Lionbridge onDemand Languages from A-Z: Spotlight on "G"

This blog is part of a series covering all of the languages* that we translate here at Lionbridge onDemand. For more blogs like this, follow us on TwitterLinkedInFacebook or Instagram where we’ll put up a new letter every week!

This week:

Galician is a language from the west-Iberian branch of the Romance

languages of the Indo-European family. The language is spoken in Galicia, an autonomous community (like Basque and Catalan) in the northwest corner of Spain, above Portugal. As you know from previous blogs, Romance languages derived from Vulgar Latin. This particular language is most closely related to Portuguese, so much so that there are some people who believe that Galician is just another dialect of Portuguese, like Brazilian Portuguese of African Portuguese.  Galician is spoken by about 2.4 million people, mostly in Galicia, and holds co-official status with Spain.  It is taught in many schools and is the main language in rural areas, and there is also a Galician television station.

German is from the West-Germanic branch of the Indo-European languages. It is an official language in Germany, Belgium, Austria, Switzerland, and various entities, mainly in central Europe.

Germanic languages can be traced back to the 3rd century when the German consonant shift began, separating this branch from Old Saxon.  The texts of Old German can be traced back to the 8th and 9th centuries. Because of the many texts and authors of German, there was a push from writers to standardize a language so that vast audiences could read and understand their literature.  In the 1500s, Martin Luther translated the bible into an eastern dialect of German, with glosses and translated words for other regions and dialects.  The language continued to evolve and in the 19th century began to spread across Europe, primarily spoken by townspeople.  Standard German was established in the early 1900s, and today is spoken and written by over 90 million native speakers.  It is also spoken as a second language by 15 million people and as a foreign language by almost 100 million.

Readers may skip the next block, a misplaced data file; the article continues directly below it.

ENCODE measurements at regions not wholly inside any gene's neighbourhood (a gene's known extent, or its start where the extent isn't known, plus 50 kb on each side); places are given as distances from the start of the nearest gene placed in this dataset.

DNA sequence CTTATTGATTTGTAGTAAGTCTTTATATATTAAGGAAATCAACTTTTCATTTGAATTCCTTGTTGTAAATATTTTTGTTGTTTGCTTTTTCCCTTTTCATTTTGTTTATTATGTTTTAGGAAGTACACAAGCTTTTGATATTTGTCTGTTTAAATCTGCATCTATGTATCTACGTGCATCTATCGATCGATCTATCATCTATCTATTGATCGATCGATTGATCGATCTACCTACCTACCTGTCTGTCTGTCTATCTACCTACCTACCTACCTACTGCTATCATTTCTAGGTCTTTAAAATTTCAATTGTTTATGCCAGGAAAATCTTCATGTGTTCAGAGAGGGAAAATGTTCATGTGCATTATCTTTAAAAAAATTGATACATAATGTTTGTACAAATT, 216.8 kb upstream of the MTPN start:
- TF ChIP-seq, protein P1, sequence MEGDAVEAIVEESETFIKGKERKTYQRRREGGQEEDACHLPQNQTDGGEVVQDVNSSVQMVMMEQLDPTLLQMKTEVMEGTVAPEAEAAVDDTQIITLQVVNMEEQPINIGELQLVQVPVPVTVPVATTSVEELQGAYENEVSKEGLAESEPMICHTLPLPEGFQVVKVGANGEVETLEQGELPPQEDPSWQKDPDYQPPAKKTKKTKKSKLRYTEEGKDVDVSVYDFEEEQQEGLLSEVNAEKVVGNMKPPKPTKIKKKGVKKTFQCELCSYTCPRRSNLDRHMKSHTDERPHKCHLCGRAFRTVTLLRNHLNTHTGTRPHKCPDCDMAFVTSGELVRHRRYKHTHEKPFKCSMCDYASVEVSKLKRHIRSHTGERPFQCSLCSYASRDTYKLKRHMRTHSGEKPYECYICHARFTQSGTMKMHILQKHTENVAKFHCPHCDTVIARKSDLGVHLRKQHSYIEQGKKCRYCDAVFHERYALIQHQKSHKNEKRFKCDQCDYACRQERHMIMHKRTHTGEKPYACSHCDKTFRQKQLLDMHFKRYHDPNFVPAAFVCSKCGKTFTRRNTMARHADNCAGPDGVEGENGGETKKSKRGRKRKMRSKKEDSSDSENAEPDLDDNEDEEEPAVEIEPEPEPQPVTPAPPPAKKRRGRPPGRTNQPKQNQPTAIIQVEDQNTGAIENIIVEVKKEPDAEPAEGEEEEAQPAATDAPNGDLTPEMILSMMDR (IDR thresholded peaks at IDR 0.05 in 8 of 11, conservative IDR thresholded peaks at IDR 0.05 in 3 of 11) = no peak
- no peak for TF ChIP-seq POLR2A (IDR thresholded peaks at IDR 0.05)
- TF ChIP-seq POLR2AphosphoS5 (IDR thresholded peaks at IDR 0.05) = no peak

Greek is an independent branch of the Indo-European languages that has been spoken since the 3rd millennium (that’s about 5000 years ago). Greek is the one of the most well-documented languages in history, with texts such as the IliadOdyssey, and the philosophical works of Plato and Aristotle. Greek has its own alphabet and its vocabulary has been borrowed into many languages, especially into English.  The language is spoken by about 13 million native speakers, mainly located in the Eastern Mediterranean.  Greek is an official language in Greece and Cyprus, and a recognized minority language in 9 countries, including Albania, Italy, Turkey, and the United States.

Gujarati is an Indo-Aryan language of the Indo-European family spoken in Gujarat, a state on the Western border of India, south of Pakistan. The language evolved from Sanskrit into Old Gujarati, which can be traced back as far as 1100 CE. Much of the vocabulary of Gujarati is almost identical to that of Sanskrit, but many words come from the Persian language from the centuries that India was ruled by Persian speaking Muslims. The language is written in the Gujarati script, but can be written in Arabic or Persian scripts.  Today, Gujarati is the native language to approximately 50 million people, mostly in Gujarat, with small populations in Uganda, Tanzania, Kenya, and Pakistan.

If you need anything translated into one of these languages, come on over to Lionbridge onDemand.  Stay tuned for our next A-Z blog where we’ll tell you about the Lionbridge languages that begin with “H”.

(*These are the languages for which we have translators on staff and ready to go.  If there is a language that you do not see on this list, you can put in a request and we can find and source a linguist for you.)